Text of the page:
Wrap-Ups and Readathons

My Top 14 Books of 2014

The end of the year is upon us, and it is about time I faced the difficult decision as to which of the many books I have read this year is my favourite! If you have already read my most recent Top 5 Wednesday, you will already know how this list concludes, however I am going to pretend that I haven’t already talked about my top 5 and go through my list as I would do normally. As there are 14 books on here, I am not going to talk in-depth about any of them (if you want detailed reasons as to why I loved the top 5, then check out the aforementioned Top 5 Wednesday post; books with full reviews will have links in the title or in the text). I also have ruled that there cannot be more than one book from a series on this list, and there cannot be more than 2 books per author, just to maintain some variation on this list. I will be listing the books in reverse order from 14 to 1, stating the date that I read it. I believe that every book on this list received a 5 star rating from me. *It is worth noting that I read all of these for the first time in 2014, but not all of them were released this year*. So without further ado, let’s begin the countdown!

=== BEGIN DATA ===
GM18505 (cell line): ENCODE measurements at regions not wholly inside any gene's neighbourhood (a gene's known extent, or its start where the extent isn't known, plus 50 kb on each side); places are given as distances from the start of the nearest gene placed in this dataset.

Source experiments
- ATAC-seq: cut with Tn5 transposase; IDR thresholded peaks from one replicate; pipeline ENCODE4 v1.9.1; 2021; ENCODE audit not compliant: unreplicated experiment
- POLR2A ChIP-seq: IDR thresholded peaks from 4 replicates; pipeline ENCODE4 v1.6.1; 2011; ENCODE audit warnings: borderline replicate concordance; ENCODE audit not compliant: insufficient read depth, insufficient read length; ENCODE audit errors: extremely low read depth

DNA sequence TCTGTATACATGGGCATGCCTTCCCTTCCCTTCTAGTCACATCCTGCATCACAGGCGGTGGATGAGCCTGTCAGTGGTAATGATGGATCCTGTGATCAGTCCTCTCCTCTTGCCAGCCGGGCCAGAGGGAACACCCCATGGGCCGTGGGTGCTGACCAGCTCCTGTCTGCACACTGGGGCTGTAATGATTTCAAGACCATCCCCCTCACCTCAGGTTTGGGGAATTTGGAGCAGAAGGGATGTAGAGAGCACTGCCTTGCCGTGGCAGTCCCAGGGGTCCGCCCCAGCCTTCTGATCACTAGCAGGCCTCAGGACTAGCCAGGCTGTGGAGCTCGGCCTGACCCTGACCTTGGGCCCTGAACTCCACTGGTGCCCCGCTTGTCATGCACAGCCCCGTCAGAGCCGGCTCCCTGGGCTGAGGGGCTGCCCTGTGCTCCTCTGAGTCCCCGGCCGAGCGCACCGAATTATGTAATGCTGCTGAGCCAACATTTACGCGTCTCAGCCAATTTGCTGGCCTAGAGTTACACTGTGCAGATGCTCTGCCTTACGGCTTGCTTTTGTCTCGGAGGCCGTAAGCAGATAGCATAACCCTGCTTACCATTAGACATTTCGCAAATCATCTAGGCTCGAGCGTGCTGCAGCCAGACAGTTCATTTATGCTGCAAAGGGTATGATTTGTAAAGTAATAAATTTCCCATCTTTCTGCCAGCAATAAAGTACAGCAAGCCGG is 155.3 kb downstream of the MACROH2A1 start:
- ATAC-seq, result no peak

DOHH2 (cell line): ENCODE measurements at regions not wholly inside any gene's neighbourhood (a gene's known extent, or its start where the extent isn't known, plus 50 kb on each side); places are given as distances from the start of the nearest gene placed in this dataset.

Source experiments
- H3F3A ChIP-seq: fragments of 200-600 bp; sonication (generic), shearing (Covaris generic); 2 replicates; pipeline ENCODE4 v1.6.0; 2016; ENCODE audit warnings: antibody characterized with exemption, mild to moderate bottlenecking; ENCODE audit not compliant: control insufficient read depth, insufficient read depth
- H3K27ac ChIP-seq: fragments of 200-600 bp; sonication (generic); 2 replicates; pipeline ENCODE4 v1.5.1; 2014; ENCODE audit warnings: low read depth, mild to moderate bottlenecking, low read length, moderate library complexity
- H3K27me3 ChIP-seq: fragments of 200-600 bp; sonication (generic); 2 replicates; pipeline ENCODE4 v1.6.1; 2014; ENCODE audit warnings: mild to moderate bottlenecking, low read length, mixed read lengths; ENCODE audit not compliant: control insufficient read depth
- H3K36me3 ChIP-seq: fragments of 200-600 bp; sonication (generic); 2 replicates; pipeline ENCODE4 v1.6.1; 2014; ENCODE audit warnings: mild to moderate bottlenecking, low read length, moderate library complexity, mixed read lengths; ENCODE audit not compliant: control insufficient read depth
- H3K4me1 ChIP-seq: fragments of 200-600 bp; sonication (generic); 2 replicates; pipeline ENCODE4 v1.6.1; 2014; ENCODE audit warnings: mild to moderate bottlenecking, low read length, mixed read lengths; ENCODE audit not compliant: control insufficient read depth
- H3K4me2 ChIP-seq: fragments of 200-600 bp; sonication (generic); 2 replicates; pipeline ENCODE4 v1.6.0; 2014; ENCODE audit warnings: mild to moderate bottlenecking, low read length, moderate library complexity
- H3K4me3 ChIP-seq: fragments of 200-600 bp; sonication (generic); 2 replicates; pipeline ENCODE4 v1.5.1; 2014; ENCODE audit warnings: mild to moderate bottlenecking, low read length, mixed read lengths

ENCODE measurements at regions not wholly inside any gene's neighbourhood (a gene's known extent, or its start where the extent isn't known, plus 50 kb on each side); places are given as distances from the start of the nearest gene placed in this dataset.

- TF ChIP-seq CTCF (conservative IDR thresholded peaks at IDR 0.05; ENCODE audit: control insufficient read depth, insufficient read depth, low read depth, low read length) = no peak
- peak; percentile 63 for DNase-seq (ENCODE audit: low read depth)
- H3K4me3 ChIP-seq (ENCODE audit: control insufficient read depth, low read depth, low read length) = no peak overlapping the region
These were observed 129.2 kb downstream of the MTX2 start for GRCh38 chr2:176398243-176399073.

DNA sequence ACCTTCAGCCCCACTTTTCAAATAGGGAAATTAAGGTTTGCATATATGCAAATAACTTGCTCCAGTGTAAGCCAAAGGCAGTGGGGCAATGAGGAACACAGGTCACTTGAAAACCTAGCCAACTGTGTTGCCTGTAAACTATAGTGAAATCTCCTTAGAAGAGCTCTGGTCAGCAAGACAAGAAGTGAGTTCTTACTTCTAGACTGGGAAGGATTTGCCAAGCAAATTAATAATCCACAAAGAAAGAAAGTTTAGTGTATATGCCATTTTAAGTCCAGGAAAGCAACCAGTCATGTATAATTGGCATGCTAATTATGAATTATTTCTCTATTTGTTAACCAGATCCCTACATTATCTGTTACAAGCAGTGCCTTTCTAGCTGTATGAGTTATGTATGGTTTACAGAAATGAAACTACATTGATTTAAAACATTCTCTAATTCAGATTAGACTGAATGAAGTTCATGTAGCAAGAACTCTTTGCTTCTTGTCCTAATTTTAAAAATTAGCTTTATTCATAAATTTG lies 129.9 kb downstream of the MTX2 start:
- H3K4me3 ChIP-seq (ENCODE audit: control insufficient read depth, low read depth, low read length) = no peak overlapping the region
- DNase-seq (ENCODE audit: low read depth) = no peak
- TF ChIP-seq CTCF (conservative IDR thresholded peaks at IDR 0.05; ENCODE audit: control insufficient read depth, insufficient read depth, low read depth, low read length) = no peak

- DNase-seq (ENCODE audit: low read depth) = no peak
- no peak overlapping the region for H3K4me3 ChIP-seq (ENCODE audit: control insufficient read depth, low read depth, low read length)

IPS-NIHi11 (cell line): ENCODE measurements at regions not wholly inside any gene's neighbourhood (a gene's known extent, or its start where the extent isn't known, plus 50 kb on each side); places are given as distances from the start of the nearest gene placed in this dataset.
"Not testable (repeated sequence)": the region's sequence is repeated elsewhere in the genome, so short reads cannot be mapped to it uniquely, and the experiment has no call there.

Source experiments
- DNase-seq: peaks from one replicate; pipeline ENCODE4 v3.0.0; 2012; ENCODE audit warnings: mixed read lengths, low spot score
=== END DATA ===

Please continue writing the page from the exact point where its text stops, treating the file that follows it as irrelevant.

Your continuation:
14. ‘The Fault in our Stars’ by John Green

Read – 12th May

the fault in our stars

I think that it is this book, alongside Cassandra Clare’s ‘Mortal Instruments’ series, that got be back into reading. As most of you will agree, this book made me laugh, cry and above all, want to read more. I fell in love with John Green’s writing, and some of the quotes from this book are truly magical. Hazel was a female protagonist who did not set a bad image, unlike a fair few female characters I have read recently, Gus was incredibly sweet, and Isaac was the kind of guy that I would love to have as a best friend. The book took me by surprise and had me crying floods on the train (it was the first book to make me cry in public as far as I can remember). I feel that I do not have to say any more about this one.

13. ‘A Monster Calls’ by Patrick Ness

Read – 25th July

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This book took me completely by surprise. About a boy struggling to accept that his mother is dying, it sparks tears and evokes thought. The magical element of the ‘monster’ is beautifully done, and I feel like this is a book which everyone should read. I only wish that I had the illustrated version rather than the text-only version, as the illustrated version would add so much more to the story.